Workers in maintenance and construction should learn if asbestos is present on their work site and consult with a qualified asbestos removal specialist.

It’s important, when working with materials that could contain asbestos, that workers avoid creating dust from scraping, brushing, rubbing and cutting.

Asbestos removal specialists should be brought in to remove any asbestos that is identified during renovation projects. Workers should not disturb asbestos themselves.

Have you ever worked in a job site where asbestos was present? How did you ensure workers weren’t exposed to the asbestos? Have you trained your workers to know what to do if they uncover asbestos at a job site?

Compliance Update: Understanding New Guidelines Regarding Rope Access


A new Occupational Health and Safety Regulation and guidelines for rope access were released earlier this year. Part 34—Rope Access of the Occupational Health and Safety Regulation (OHSR) applies to industrial rope access (such as construction, building maintenance and bridge inspection).

A safety bulletin from WorkSafeBC defines rope access as “a specialized technique for work positioning and rescue where a worker is intentionally and directly suspended on ropes at height, often as a versatile, economically efficient alternative to scaffolding or swing stages.”

The new guidelines focus on training, safe work practices and equipment.  For instance, they address how rope access training relates to other disciplines of work. They also explain how safe work practices related to various types of rope access work. Also included are requirements around rescuing workers after a rope access incident, as well as requirements related to the inspection and testing of permanent anchors used in a rope access system.

Safety News You Can Use


WorkSafeNB and CCOHS (Canadian Centre for Occupational Health and Safety) have launched an online guide to New Brunswick’s occupational health and safety legislation.

The guide will include 30 topics and will feature links to a variety of resources, such as interpretations, summaries, legislation, hazard alerts and safety talks. Topics include fall protection, guardrails and confined spaces.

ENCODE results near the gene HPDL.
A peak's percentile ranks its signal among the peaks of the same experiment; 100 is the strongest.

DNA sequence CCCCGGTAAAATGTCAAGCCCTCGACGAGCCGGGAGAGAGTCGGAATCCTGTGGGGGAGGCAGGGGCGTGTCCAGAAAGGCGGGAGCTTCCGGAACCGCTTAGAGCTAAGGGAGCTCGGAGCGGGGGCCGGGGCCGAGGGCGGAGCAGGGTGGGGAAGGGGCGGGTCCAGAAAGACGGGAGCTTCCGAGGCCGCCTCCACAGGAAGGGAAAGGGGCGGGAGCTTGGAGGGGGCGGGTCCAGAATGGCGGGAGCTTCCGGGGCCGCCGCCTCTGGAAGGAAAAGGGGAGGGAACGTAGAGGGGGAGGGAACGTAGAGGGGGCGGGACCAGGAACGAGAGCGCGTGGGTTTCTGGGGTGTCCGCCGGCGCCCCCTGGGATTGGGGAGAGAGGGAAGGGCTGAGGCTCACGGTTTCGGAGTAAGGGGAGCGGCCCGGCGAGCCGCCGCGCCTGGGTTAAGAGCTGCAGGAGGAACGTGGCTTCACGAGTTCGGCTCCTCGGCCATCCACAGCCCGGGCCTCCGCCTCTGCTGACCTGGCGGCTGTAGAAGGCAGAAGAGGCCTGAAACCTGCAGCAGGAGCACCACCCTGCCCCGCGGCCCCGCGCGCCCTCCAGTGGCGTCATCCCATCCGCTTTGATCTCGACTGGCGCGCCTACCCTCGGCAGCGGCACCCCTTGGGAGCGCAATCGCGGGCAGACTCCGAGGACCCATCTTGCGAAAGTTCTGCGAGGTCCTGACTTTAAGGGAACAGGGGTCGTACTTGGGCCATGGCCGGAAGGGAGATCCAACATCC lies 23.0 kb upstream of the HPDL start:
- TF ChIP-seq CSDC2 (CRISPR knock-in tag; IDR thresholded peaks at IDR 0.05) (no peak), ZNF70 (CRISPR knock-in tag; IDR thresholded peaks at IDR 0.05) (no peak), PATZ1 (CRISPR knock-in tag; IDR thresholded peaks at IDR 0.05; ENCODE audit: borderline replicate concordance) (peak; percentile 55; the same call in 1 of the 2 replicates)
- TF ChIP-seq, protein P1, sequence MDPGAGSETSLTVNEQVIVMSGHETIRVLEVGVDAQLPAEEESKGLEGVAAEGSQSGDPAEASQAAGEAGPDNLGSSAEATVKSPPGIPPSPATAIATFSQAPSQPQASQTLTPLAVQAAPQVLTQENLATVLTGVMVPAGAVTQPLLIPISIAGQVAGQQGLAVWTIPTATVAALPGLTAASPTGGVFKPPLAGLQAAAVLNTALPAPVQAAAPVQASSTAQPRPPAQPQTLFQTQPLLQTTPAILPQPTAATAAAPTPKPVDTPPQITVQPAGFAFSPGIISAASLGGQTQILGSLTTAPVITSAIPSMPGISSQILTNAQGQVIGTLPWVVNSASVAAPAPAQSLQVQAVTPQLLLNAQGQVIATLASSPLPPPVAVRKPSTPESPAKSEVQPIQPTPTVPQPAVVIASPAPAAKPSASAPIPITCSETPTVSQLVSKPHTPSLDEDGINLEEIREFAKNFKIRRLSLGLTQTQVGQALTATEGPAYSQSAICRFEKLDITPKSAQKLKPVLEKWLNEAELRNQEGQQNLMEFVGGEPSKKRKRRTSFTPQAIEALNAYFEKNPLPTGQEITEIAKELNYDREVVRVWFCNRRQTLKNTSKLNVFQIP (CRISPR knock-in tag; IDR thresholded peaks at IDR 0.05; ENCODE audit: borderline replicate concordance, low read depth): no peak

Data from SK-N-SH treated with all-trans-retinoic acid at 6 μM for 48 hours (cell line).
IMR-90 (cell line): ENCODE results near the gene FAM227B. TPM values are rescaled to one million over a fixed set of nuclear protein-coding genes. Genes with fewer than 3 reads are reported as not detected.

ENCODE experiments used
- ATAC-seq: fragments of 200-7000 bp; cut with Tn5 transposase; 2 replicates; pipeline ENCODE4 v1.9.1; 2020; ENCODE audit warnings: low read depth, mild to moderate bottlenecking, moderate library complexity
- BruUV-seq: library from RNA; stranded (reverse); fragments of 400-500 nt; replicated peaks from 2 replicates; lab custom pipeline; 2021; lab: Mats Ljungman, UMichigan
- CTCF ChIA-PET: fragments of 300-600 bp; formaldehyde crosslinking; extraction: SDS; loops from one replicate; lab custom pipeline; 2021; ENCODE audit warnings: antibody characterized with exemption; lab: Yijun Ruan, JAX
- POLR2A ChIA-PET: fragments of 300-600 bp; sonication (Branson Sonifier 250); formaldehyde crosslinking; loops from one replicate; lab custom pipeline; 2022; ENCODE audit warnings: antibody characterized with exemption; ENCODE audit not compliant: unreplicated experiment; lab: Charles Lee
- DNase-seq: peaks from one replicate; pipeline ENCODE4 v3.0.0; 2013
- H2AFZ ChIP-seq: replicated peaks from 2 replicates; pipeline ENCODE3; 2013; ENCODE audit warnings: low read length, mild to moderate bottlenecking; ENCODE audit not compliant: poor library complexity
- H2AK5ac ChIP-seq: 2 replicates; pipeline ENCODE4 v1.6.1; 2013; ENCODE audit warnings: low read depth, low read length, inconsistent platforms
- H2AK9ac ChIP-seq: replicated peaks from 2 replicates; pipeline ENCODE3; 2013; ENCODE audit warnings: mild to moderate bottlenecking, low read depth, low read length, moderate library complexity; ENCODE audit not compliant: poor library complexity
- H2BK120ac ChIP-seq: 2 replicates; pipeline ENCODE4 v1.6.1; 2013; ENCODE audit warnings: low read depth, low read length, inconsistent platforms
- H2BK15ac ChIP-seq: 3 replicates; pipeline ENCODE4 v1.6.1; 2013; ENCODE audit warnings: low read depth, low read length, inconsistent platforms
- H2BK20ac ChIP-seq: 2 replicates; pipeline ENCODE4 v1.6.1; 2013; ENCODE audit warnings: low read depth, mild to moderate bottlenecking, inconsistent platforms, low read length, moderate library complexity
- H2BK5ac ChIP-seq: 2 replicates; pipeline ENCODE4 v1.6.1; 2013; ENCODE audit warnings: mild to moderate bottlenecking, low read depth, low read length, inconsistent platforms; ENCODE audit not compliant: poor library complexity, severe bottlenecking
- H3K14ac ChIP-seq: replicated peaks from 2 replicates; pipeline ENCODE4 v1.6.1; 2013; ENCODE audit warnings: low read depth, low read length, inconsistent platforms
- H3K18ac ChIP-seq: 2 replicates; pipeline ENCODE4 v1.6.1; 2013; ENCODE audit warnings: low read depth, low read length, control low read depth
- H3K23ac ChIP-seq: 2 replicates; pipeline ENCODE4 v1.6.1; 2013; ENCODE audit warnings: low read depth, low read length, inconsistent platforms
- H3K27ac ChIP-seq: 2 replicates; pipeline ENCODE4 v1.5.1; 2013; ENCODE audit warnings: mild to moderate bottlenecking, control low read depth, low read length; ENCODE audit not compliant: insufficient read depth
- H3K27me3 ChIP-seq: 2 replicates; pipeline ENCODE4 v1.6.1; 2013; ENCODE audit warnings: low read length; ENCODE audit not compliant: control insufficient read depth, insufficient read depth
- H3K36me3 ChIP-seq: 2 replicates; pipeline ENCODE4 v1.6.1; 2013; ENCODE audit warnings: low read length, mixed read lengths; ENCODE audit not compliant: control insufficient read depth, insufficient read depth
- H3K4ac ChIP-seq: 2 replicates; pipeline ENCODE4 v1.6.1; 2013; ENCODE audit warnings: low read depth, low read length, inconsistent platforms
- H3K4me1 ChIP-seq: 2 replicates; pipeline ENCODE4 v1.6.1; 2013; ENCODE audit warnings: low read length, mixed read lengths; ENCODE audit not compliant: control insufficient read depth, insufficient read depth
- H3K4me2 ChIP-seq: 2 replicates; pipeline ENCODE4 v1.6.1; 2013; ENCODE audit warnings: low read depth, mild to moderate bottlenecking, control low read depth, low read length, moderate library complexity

For more information, click here.

Construction Company Fined After Young Worker Death

A construction company was fined $120,000 after a young worker was killed after a fall on a construction site.

The worker initially received head and leg injuries, but later died. It was found that the worker did not receive fall protection training and was not using any type of fall protection when the accident happened.

Another company was also fined in the incident, receiving a fine of $90,000 earlier this year for failing to ensure a fall restricting system was used where a guardrail system was not reasonably possible.

Click here to read more.

Accident Takes Life of Construction Worker

A construction worker was killed after he was trapped under clay and dirt following the collapse of a sewer trench.

Prior to the accident, the worker was digging a trench with a backhoe operator. He was buried for many hours before emergency workers were able to free him.

The accident is under investigation by Alberta’s occupational health and safety authorities.

Click here for more details.

Safety News You Can Use


  • A recent amendment to Manitoba’s Highway Traffic Act has modified the requirements to mark and sign construction zones. Additionally, it created an offence for speeding in a designated construction zone, penalties for which are double the fines for speeding elsewhere.
  • Alberta launched a new campaign, Work Right, encouraging workers and employers to question what they know about occupational health and safety. The campaign comes in response to a common lack of understanding, and aims to create a culture of compliance, fairness and safety in the workplace. The initiative overlaps with an inspection campaign focusing on residential construction, launched after a man was badly injured in a construction shaft accident last month. It will run from mid-June through the end of summer construction season.
  • Seton’s Job Safety Videos won a Canadian Public Relations Society Award for Digital Campaign of the Year – watch, laugh, and learn!
  • The Ministry of Labour continues its series of Blitzes & Initiatives. Take a look at the full schedule and do your part to help raise awareness, increase compliance with the OHSA and ESA, and protect workers.
  • Canada Day 2014 is right around the corner. Make it a happy and safe one with Seton!